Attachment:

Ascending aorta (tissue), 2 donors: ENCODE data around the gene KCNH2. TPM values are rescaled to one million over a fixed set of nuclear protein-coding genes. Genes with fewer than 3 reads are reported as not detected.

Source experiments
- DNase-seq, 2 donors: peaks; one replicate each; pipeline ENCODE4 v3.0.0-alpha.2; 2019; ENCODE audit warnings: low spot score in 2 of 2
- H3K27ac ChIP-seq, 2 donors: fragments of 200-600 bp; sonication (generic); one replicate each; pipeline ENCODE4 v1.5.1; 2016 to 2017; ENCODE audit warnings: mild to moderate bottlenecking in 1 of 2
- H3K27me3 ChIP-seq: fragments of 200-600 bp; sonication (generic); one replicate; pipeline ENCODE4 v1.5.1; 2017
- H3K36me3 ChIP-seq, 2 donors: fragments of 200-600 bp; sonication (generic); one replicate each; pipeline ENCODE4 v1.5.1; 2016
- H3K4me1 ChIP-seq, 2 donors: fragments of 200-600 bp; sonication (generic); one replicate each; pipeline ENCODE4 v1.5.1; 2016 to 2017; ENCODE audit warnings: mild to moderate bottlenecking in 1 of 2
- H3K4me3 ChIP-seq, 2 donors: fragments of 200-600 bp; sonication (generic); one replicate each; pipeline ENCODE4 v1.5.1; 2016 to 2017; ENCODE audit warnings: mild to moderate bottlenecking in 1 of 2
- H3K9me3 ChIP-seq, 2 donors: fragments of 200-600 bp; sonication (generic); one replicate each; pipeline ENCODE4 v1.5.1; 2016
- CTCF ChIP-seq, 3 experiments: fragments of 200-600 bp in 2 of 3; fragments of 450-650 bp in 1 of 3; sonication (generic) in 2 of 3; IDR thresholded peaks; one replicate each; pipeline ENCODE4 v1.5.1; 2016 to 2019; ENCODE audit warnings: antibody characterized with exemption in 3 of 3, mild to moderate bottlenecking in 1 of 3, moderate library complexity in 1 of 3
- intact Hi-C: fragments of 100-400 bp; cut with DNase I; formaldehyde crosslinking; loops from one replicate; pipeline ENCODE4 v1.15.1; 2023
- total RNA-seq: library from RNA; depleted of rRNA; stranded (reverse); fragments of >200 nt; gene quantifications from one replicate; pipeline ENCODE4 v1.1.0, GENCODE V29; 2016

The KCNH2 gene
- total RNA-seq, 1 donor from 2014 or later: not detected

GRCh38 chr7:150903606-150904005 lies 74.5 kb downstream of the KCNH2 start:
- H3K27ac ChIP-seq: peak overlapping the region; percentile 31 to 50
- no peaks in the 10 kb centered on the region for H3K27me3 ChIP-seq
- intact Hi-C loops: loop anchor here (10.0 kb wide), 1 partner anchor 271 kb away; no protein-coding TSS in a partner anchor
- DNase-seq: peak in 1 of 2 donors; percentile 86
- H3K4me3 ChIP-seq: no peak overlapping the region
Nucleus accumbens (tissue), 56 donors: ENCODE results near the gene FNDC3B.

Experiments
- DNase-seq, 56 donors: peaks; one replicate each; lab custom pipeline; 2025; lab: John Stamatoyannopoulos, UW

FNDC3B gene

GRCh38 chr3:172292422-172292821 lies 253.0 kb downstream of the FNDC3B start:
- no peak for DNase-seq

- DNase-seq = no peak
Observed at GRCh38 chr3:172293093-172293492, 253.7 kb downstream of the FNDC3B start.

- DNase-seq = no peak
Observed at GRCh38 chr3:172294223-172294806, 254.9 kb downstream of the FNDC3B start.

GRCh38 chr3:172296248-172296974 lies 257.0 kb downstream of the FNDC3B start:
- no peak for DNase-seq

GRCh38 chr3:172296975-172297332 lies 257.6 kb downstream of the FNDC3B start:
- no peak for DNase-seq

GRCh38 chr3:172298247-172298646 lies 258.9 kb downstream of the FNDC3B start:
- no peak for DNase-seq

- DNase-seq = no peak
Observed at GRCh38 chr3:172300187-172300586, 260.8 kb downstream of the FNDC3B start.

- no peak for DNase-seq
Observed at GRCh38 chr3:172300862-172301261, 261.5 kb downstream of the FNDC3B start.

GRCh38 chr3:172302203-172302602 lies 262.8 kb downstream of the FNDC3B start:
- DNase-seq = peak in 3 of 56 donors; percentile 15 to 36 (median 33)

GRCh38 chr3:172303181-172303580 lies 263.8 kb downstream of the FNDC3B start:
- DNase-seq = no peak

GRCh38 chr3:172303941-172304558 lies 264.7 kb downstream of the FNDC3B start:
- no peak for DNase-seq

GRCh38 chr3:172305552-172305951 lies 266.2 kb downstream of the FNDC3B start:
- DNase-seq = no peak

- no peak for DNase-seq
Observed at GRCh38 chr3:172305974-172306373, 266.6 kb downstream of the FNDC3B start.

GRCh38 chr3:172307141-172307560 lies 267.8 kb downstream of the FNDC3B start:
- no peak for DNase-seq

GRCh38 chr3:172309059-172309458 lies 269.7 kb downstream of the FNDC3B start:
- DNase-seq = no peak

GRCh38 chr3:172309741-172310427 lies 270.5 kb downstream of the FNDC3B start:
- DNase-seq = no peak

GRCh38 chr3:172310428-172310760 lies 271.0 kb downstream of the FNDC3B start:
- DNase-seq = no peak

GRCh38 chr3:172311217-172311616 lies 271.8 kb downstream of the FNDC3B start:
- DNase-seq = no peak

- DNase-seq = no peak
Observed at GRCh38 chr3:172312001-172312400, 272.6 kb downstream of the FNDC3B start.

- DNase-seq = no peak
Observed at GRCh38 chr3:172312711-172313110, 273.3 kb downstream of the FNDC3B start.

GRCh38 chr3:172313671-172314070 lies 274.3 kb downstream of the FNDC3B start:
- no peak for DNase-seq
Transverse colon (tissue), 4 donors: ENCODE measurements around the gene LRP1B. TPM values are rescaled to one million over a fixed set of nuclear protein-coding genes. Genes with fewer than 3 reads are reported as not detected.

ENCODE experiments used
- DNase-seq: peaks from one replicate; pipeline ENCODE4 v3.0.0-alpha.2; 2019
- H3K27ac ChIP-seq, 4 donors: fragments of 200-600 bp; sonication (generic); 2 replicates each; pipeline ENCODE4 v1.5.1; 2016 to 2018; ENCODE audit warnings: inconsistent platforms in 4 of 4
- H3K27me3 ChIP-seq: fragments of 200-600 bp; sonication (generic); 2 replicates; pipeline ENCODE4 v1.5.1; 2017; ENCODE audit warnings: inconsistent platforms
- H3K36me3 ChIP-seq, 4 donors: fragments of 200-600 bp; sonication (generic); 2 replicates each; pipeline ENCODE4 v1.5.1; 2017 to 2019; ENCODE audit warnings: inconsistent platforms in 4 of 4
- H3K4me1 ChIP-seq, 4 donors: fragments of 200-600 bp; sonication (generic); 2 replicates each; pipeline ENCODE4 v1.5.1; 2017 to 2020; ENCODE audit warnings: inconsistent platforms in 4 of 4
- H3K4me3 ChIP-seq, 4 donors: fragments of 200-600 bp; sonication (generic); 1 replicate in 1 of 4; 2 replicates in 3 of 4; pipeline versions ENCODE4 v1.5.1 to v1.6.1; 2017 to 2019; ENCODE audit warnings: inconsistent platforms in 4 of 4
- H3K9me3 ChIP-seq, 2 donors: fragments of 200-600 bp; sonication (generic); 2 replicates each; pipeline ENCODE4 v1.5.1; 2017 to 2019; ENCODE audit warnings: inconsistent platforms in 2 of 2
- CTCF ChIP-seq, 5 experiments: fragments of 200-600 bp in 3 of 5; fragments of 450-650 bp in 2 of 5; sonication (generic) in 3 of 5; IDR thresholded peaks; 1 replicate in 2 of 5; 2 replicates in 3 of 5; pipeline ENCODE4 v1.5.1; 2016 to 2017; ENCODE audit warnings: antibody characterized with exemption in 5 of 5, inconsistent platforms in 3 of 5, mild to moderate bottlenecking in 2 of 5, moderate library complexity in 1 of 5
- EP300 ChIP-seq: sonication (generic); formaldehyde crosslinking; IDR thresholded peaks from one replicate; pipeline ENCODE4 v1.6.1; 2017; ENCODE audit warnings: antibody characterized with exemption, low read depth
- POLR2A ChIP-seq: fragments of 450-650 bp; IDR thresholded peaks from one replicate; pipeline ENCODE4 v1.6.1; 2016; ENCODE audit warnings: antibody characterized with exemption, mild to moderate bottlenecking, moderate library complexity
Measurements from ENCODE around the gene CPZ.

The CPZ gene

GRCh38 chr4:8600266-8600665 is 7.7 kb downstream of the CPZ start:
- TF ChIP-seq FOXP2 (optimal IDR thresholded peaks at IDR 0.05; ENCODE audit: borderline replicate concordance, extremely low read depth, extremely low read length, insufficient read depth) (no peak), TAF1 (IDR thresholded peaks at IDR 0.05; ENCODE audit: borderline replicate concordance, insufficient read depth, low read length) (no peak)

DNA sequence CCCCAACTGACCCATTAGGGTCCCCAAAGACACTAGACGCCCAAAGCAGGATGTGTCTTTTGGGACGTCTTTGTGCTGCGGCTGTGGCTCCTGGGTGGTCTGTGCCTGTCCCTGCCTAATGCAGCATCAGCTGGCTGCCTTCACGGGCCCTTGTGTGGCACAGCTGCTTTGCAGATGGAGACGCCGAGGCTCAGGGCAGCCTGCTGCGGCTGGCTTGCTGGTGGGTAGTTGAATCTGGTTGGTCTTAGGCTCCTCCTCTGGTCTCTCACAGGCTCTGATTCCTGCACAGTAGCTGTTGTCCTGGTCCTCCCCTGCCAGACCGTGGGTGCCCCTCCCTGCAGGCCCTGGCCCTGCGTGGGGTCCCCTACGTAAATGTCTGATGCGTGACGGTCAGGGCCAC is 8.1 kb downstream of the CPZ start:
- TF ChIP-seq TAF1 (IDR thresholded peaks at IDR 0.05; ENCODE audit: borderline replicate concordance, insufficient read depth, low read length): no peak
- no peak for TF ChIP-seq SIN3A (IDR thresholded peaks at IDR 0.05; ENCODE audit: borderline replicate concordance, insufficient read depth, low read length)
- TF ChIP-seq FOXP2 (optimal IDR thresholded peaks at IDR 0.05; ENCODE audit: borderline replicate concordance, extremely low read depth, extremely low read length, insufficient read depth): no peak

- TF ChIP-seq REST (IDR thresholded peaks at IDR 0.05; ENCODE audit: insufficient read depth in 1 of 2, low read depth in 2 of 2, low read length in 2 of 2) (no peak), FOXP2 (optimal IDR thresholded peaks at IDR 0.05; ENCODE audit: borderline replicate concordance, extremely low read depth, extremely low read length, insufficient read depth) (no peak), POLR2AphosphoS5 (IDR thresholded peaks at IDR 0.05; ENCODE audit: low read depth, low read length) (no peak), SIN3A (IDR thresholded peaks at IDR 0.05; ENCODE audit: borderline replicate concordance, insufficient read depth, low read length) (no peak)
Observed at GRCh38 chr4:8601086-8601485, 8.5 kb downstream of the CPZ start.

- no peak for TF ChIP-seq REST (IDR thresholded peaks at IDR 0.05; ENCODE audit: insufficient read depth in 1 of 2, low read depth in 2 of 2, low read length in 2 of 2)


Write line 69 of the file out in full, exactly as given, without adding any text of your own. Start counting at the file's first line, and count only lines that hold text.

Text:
- DNase-seq: peaks from one replicate; pipeline ENCODE4 v3.0.0-alpha.2; 2019